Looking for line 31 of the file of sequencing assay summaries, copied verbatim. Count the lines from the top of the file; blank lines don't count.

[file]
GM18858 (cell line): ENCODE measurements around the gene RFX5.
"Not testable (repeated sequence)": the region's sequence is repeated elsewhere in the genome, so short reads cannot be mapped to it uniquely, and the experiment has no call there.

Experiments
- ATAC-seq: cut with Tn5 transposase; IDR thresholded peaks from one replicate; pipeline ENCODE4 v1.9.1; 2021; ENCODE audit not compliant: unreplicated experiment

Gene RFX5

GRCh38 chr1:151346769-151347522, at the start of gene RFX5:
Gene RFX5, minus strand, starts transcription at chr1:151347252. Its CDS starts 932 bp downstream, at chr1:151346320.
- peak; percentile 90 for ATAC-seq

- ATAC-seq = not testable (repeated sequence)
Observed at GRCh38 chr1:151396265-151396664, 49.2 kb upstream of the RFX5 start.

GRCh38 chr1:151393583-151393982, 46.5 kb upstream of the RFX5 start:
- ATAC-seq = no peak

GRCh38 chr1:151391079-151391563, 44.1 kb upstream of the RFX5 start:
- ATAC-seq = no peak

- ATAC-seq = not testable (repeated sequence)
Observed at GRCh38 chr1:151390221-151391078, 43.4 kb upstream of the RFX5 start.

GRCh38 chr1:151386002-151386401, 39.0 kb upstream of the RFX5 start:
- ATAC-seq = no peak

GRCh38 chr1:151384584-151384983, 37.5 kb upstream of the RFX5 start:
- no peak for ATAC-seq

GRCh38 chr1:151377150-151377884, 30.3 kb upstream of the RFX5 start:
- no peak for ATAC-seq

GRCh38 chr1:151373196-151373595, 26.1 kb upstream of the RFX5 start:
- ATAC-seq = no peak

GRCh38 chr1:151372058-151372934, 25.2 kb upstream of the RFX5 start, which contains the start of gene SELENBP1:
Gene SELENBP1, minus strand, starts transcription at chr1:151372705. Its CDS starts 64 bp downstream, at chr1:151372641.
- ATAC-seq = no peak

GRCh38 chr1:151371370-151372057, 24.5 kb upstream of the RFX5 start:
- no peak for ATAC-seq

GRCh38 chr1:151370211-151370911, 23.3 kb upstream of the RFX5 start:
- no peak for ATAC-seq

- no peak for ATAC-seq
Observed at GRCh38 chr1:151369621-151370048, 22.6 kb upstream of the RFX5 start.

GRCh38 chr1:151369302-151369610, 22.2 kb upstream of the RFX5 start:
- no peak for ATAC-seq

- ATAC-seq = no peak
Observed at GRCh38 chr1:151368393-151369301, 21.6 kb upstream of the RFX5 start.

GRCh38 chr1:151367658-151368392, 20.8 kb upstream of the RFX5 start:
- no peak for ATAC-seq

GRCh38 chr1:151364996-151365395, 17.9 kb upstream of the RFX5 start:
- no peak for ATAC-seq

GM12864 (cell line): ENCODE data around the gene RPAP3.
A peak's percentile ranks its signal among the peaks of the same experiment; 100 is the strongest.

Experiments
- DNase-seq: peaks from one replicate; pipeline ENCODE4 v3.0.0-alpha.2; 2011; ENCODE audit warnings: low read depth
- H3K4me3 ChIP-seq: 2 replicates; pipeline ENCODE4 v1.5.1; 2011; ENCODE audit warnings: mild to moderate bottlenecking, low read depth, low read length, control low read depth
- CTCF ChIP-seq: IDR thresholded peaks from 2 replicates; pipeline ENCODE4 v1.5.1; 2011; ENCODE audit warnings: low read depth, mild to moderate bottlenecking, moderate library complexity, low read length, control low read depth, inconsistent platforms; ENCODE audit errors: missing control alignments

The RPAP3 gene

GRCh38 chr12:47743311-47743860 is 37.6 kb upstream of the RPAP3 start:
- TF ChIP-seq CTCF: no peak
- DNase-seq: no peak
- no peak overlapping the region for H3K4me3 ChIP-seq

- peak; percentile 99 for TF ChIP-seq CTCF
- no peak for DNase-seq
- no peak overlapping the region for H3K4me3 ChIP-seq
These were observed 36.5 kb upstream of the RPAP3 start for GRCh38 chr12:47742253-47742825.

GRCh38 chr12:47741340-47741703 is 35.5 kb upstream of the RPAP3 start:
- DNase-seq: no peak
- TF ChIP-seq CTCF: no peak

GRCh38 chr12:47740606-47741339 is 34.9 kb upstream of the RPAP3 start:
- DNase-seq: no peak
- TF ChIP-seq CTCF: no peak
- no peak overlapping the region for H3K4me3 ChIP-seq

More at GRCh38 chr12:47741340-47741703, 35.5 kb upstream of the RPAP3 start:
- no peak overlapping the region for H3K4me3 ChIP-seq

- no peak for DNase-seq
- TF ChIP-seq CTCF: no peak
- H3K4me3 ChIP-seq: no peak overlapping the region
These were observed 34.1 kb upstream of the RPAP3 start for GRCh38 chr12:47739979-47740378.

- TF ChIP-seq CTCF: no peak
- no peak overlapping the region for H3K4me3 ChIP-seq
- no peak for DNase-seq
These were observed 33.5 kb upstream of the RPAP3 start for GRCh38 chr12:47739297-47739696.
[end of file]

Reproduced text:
- no peak for ATAC-seq